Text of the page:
Technology stocks, once the darlings of Wall Street, are now facing intense investor scrutiny. Over the last three months, key tech stocks, such as Twitter (TWTR), Netflix (NFLX), and Amazon (AMZN), experienced significant declines in their stock prices. Twitter is down more than 44%, Netflix is down nearly 20%, and Amazon is down about 17% (all since March). Investors wonder why these stocks, which have for the most part defied common trading theory, are just now beginning their rapid descents, also known as price “corrections.” I believe that the recent collapse of these stocks can be partly attributed to momentum investing strategies, as well as a series of financial issues inherent within each of the companies. In this article I will explain momentum investing strategies and “momentum stocks,” and their effect on the integrity of the stock market.
What Is Momentum Investing?
Momentum investing is based upon trends. Investors employing a momentum investing strategy believe that if a stock is “hot,” having performed positively over a recent time period, it will inevitably continue to do so into the near future; the same holds true for “cold” stocks. The principal idea is that once a stock drifts in a certain direction, it is more likely to continue in said direction than it is to veer off into the abyss. Momentum investors attempt to monetize these trends by buying, or selling, at times where companies’ stock prices largely diverge from their fundamental valuations. Because of this, momentum-investing strategies are often based on a short-term buying and selling procedures; thus, I advise new investors to avoid momentum-based investment strategies until they have the required trading skills to adequately approach them.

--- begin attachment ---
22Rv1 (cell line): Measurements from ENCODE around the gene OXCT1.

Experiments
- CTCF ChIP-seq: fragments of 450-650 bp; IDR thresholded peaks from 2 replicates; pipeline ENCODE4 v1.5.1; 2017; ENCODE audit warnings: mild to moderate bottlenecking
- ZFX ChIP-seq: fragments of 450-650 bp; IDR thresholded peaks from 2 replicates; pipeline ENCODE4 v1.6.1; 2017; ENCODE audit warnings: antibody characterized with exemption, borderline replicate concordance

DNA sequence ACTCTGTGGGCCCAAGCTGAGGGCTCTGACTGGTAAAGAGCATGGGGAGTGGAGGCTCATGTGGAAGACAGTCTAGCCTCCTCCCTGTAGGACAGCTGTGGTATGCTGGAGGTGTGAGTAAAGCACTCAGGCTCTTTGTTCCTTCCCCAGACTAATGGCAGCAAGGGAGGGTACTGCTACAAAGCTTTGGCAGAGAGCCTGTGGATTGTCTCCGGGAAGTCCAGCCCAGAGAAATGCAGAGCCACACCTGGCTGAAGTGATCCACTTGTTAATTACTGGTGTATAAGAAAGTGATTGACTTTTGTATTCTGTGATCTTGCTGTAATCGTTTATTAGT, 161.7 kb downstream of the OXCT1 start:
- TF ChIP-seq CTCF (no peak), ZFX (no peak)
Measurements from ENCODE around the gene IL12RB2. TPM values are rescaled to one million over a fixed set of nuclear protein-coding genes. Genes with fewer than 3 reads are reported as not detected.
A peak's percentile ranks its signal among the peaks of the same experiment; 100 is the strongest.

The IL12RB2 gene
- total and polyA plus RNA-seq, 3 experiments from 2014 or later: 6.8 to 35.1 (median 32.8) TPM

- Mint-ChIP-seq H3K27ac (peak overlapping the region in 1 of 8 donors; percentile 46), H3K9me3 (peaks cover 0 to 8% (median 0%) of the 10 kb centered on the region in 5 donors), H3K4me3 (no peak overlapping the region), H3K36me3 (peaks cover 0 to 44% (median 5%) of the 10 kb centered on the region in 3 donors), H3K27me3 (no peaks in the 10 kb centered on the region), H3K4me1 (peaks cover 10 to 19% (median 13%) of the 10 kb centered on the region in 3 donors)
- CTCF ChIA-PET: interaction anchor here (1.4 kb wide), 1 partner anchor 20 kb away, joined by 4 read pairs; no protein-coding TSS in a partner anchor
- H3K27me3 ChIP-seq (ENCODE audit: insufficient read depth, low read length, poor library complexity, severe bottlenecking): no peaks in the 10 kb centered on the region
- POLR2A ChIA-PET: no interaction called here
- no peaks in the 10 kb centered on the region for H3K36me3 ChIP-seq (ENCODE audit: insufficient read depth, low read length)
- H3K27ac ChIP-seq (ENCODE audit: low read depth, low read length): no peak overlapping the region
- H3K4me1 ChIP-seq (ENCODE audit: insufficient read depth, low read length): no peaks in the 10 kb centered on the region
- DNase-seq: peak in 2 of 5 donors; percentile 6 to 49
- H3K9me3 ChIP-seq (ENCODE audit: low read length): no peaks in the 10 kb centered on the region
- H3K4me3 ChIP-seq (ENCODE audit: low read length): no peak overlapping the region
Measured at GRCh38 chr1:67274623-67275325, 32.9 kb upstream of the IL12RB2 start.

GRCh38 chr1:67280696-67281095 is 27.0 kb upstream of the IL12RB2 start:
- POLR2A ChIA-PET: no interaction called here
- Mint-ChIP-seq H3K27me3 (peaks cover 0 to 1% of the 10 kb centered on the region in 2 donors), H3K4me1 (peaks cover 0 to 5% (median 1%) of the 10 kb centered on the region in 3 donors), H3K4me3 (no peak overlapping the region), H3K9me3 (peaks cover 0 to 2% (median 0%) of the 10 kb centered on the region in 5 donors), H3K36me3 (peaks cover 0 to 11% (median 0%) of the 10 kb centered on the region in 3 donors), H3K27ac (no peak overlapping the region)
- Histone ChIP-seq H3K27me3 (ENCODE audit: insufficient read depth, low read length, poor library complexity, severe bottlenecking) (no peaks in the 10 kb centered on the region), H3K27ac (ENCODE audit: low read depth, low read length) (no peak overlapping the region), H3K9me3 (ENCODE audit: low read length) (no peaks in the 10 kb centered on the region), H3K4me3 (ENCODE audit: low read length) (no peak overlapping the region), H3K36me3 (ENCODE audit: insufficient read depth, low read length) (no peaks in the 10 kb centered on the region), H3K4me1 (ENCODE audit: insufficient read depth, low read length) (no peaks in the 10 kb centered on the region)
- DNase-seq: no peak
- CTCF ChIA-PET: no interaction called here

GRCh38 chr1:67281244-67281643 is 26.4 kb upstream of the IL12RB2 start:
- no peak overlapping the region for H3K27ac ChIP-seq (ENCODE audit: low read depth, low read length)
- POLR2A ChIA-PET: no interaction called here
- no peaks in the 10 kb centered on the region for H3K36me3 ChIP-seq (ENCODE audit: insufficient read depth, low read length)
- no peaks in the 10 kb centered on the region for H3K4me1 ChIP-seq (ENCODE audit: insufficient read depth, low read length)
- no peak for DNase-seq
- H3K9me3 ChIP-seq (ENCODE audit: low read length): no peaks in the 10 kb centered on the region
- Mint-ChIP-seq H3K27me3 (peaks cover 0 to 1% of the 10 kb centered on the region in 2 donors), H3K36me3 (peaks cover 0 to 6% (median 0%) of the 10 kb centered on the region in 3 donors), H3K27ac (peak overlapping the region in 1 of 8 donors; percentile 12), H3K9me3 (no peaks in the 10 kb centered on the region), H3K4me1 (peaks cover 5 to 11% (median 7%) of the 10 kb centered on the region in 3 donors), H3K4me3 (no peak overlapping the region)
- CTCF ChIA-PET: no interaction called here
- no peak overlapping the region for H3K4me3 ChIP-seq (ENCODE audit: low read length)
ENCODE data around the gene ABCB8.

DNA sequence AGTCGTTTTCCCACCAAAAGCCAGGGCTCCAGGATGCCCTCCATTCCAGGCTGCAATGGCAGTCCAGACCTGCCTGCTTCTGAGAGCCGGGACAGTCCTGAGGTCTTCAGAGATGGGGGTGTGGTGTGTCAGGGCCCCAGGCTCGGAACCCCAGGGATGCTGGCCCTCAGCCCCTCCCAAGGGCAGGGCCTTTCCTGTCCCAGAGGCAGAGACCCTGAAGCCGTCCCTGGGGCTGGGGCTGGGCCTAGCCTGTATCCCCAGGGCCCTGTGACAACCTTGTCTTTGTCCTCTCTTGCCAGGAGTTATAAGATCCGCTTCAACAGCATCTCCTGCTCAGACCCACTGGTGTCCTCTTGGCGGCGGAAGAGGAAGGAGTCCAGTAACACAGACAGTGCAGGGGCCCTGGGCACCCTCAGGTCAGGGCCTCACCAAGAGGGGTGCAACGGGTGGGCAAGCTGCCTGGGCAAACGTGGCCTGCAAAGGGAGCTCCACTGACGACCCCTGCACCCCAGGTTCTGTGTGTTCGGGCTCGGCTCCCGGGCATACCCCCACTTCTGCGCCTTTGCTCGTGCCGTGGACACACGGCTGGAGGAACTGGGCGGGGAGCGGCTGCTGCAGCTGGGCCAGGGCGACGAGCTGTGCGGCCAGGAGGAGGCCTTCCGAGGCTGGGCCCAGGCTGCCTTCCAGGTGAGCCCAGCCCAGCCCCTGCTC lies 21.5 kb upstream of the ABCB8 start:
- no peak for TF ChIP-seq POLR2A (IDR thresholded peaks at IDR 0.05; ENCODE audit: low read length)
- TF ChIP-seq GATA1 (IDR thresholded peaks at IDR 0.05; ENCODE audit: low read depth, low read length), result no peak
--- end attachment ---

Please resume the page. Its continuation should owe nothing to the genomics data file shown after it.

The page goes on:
What Is A Momentum Stock?
In today’s market, the term “momentum stocks” refers to popular tech companies such as Netflix and Twitter. These stocks are traded at high volumes and, therefore, reflect investor outlooks more so than other stocks. The prices of these momentum stocks are driven by investor manipulation: buying during upward trends and selling during downward trends. Therefore, the magnitude of a stock’s price fluctuation tends to signify the scale of current market momentum. Furthermore, large selloffs or purchases of specific companies can lead to sector momentum, in which a particular industry, such as social media, rises or falls as a whole.
How Does Momentum Investing Affect The Stock Market?
Momentum investors buy and sell stocks after analyzing a company’s individual performance, rather than the performance of a sector, or of the market, as a whole. In addition, momentum investing often ignores important financial indicators such as the price-to-earnings ratio (P/E) of a stock. P/E ratios are used to gauge confidence in a company’s future growth prospects, as well as to establish a standard of comparison for companies in the same industry. In the case of momentum stocks, P/E ratios are often inexplicably high. For example, during Twitter’s recent crash, its shares were trading at 323x forward earnings per share, whereas the market average is about 20x. Thus, momentum investing often leads to the overvaluation of a company’s stock price, in respect to its earnings. Additionally, as I previously explained, since momentum investors follow similar trends, any large price changes are important to quickly identify if you wish to make money. Once a stock breaks equilibrium, investors will continue to push its price higher or lower, depending on the circumstances (hence the integral “momentum” aspect of trading). The aforementioned tech momentum stocks, Twitter, Netflix, and Amazon, are members of the NASDAQ. However, other indices contain momentum stocks too, and whether you like it or not, the performance of the market can be directly tied to how momentum stocks, and sectors, perform on a daily basis.